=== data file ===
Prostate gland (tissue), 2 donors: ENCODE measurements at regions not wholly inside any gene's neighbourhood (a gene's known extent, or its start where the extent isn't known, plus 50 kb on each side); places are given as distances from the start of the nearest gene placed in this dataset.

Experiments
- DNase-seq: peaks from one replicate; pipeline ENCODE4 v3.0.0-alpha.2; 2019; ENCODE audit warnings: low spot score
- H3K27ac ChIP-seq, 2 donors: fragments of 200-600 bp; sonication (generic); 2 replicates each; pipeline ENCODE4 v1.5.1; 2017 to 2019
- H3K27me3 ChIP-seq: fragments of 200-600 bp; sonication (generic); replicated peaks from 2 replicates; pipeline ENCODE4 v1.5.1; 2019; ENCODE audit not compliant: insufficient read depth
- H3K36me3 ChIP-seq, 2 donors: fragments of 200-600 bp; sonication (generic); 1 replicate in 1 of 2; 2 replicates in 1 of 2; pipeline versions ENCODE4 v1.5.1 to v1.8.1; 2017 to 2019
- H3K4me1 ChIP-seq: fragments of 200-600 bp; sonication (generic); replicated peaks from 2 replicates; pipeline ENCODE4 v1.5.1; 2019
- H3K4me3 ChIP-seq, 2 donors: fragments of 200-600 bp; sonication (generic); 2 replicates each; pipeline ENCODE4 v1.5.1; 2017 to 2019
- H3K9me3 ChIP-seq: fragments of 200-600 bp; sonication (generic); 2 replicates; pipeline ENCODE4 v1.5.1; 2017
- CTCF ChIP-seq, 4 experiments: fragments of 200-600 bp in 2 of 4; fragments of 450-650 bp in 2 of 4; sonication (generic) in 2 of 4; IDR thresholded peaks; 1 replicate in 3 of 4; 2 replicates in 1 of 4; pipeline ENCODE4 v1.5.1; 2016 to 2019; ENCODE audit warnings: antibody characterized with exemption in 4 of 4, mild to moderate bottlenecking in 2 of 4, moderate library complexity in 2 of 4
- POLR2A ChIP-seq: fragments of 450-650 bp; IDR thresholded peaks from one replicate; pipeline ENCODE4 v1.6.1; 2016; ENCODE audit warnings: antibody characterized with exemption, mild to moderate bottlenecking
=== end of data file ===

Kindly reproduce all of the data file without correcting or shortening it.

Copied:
Prostate gland (tissue), 2 donors: ENCODE measurements at regions not wholly inside any gene's neighbourhood (a gene's known extent, or its start where the extent isn't known, plus 50 kb on each side); places are given as distances from the start of the nearest gene placed in this dataset.

Experiments
- DNase-seq: peaks from one replicate; pipeline ENCODE4 v3.0.0-alpha.2; 2019; ENCODE audit warnings: low spot score
- H3K27ac ChIP-seq, 2 donors: fragments of 200-600 bp; sonication (generic); 2 replicates each; pipeline ENCODE4 v1.5.1; 2017 to 2019
- H3K27me3 ChIP-seq: fragments of 200-600 bp; sonication (generic); replicated peaks from 2 replicates; pipeline ENCODE4 v1.5.1; 2019; ENCODE audit not compliant: insufficient read depth
- H3K36me3 ChIP-seq, 2 donors: fragments of 200-600 bp; sonication (generic); 1 replicate in 1 of 2; 2 replicates in 1 of 2; pipeline versions ENCODE4 v1.5.1 to v1.8.1; 2017 to 2019
- H3K4me1 ChIP-seq: fragments of 200-600 bp; sonication (generic); replicated peaks from 2 replicates; pipeline ENCODE4 v1.5.1; 2019
- H3K4me3 ChIP-seq, 2 donors: fragments of 200-600 bp; sonication (generic); 2 replicates each; pipeline ENCODE4 v1.5.1; 2017 to 2019
- H3K9me3 ChIP-seq: fragments of 200-600 bp; sonication (generic); 2 replicates; pipeline ENCODE4 v1.5.1; 2017
- CTCF ChIP-seq, 4 experiments: fragments of 200-600 bp in 2 of 4; fragments of 450-650 bp in 2 of 4; sonication (generic) in 2 of 4; IDR thresholded peaks; 1 replicate in 3 of 4; 2 replicates in 1 of 4; pipeline ENCODE4 v1.5.1; 2016 to 2019; ENCODE audit warnings: antibody characterized with exemption in 4 of 4, mild to moderate bottlenecking in 2 of 4, moderate library complexity in 2 of 4
- POLR2A ChIP-seq: fragments of 450-650 bp; IDR thresholded peaks from one replicate; pipeline ENCODE4 v1.6.1; 2016; ENCODE audit warnings: antibody characterized with exemption, mild to moderate bottlenecking